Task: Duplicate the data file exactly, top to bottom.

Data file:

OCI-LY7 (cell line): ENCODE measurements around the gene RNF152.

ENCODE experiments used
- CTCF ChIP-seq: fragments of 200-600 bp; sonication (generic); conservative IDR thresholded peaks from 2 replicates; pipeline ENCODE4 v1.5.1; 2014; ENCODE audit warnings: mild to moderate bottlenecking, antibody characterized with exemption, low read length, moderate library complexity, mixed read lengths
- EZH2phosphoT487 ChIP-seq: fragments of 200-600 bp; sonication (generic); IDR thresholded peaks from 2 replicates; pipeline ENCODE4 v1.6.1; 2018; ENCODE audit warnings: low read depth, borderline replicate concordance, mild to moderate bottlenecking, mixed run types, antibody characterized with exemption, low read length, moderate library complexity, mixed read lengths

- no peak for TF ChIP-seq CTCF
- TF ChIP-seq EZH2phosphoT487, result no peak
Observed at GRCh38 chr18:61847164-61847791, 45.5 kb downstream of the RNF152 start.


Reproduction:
OCI-LY7 (cell line): ENCODE measurements around the gene RNF152.

ENCODE experiments used
- CTCF ChIP-seq: fragments of 200-600 bp; sonication (generic); conservative IDR thresholded peaks from 2 replicates; pipeline ENCODE4 v1.5.1; 2014; ENCODE audit warnings: mild to moderate bottlenecking, antibody characterized with exemption, low read length, moderate library complexity, mixed read lengths
- EZH2phosphoT487 ChIP-seq: fragments of 200-600 bp; sonication (generic); IDR thresholded peaks from 2 replicates; pipeline ENCODE4 v1.6.1; 2018; ENCODE audit warnings: low read depth, borderline replicate concordance, mild to moderate bottlenecking, mixed run types, antibody characterized with exemption, low read length, moderate library complexity, mixed read lengths

- no peak for TF ChIP-seq CTCF
- TF ChIP-seq EZH2phosphoT487, result no peak
Observed at GRCh38 chr18:61847164-61847791, 45.5 kb downstream of the RNF152 start.